It is only when relationships are working well that the team members will share information at the necessary level. Unsuccessful claims often go off the rails when both sides start withholding information, keeping facts or plans quiet in a misguided attempt to gain strategic advantage. If team members and decision makers trust each other, then information can be shared early, and difficult issues aired and overcome. A caveat should be added here that if serious disagreements over coverage or measurement matters start to emerge, then each side should take the advice of legal counsel in considering their information-sharing strategies.
Both insurers and senior executives for the policyholder may sometimes discourage informal relationships between claims team members, for fear that they are getting too close or losing impartiality. The seasoned claims professionals interviewed for this project, who all had between 10- and 40-year careers dealing with catastrophic property losses, unanimously agreed that early and good relationships are key to the ability to build trust, solve problems, and satisfy stakeholder expectations.
It’s a Cliché—Communicate! Everyone knows that communication is key to a successful outcome of any complex business negotiation. But the aftermath of a catastrophic loss creates one of the most difficult environments for good communications, and it is easy to let things slip. Formal and informal communications are equally important. In the first few days of adjustment, a regular cadence of in-person or virtual meetings should be agreed upon. These should usually be a series of meetings in which information is developed by various teams working on different aspects of the claim and fed through to the adjuster and policyholder personnel charged with making decisions.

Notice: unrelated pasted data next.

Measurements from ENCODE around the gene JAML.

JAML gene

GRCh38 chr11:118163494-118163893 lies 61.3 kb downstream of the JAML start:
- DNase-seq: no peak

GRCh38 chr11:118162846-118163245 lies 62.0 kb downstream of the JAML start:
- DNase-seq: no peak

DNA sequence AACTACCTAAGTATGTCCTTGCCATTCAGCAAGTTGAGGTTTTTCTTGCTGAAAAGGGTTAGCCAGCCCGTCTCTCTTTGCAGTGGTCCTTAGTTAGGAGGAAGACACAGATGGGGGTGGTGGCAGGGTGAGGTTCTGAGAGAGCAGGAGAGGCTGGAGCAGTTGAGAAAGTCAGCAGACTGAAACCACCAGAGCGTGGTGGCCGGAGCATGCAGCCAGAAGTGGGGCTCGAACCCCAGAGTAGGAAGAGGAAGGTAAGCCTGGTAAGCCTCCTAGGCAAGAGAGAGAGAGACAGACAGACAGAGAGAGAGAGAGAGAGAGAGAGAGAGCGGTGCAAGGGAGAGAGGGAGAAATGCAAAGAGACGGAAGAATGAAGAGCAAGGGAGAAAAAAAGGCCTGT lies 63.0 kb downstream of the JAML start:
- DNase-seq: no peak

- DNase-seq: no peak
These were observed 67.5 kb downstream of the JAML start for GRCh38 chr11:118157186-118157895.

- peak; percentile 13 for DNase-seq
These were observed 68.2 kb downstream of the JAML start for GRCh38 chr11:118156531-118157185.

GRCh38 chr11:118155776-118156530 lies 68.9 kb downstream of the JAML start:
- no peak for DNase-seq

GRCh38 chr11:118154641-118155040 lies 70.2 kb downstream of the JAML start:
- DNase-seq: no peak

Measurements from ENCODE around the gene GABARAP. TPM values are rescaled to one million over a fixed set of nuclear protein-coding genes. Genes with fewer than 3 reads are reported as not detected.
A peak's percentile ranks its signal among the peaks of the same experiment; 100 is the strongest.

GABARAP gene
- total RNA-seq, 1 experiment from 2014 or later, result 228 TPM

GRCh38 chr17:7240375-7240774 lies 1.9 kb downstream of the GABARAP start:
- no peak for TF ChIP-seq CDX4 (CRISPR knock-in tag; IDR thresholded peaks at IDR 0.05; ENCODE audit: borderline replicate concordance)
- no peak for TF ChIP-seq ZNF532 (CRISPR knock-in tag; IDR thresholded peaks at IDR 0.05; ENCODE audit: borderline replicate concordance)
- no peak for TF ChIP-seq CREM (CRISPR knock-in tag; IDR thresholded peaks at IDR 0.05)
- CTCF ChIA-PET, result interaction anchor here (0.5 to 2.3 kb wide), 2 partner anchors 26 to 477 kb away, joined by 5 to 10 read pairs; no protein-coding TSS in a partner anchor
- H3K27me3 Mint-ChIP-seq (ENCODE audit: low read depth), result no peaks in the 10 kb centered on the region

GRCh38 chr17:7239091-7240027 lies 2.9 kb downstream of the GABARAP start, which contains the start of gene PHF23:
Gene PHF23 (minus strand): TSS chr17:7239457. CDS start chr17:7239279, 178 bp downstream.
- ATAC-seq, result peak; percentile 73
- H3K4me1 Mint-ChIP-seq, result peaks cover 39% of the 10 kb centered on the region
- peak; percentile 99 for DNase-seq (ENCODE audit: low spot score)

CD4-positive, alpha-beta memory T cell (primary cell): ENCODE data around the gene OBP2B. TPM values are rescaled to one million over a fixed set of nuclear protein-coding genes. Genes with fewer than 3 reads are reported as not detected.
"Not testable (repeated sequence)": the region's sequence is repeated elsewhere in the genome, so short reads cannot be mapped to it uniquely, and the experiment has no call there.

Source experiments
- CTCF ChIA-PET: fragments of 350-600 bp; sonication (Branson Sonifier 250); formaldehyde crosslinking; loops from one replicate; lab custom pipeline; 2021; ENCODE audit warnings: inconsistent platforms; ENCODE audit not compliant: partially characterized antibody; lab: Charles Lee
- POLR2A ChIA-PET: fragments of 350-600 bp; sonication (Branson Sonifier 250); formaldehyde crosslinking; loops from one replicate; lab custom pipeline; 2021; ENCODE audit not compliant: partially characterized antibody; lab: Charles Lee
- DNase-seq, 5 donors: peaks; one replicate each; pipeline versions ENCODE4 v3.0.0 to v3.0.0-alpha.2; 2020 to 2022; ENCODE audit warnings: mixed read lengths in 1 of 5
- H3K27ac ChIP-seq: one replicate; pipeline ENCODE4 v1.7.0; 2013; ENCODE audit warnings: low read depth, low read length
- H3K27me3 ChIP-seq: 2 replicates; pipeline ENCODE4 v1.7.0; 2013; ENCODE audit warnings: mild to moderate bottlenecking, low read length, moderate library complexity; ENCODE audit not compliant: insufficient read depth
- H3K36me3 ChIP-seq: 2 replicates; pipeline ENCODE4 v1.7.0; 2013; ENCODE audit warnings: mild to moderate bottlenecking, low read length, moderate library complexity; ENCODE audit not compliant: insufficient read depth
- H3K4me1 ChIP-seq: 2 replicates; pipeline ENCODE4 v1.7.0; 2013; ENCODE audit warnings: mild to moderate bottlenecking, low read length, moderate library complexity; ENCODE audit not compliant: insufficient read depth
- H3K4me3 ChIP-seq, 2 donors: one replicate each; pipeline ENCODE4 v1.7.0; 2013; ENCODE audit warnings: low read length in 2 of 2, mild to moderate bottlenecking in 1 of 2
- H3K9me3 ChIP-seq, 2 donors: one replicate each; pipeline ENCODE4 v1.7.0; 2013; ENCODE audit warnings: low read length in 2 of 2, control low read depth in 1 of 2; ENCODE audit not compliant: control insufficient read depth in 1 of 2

While it’s recommended to keep meetings short and limit the attendees, the claims professionals interviewed for this article recommended a daily or even twice-daily meeting schedule at first; this can be decreased when there is less new information with which to deal. Meeting cadence is just as important toward the end of a claim, when the professionals have dispersed and are dealing with other, fresher claims. Sticking to a monthly call or virtual meeting can drive the claim to a resolution and maintain credibility with stakeholders as they receive regular updates.
Remember that good communications on large claims include role clarity. As with any complex project, it is important to identify roles and responsibilities early on. It should be clear who will make decisions and agree to the settlement, both for insurers and for the policyholder.
The Ultimate Success? Early Settlement
A hallmark of successful complex claims is the willingness of the principals to engage in negotiations and, ultimately, do a deal. If sufficient trust has been established, then adjusters and brokers can help manage expectations about what a settlement might look like. It is here that an early negotiated lump-sum resolution often becomes possible. Resolving a catastrophic claim earlier than expected, without having to account for every last dollar, brings certainty to the balance sheet on both sides and reduces the friction cost of the adjustment exercise.
As property-claims folks delight in telling us, it is still a people business. With COVID-19 part of our reality this hurricane season, we can expect major hurricane losses to be just as complicated, if not more so, than they have been in the past. Policyholders, insurers, brokers, and adjusters all benefit from fair claims resolutions that meet expectations and bolster reputations. Taking the time to gather quality teams, build effective working relationships, and foster clean communications will help create the conditions for success.
Editor's Note: This article reported on the results of the author's research undertaken for a master’s degree in loss adjusting at The Business School at Bournemouth University in South England.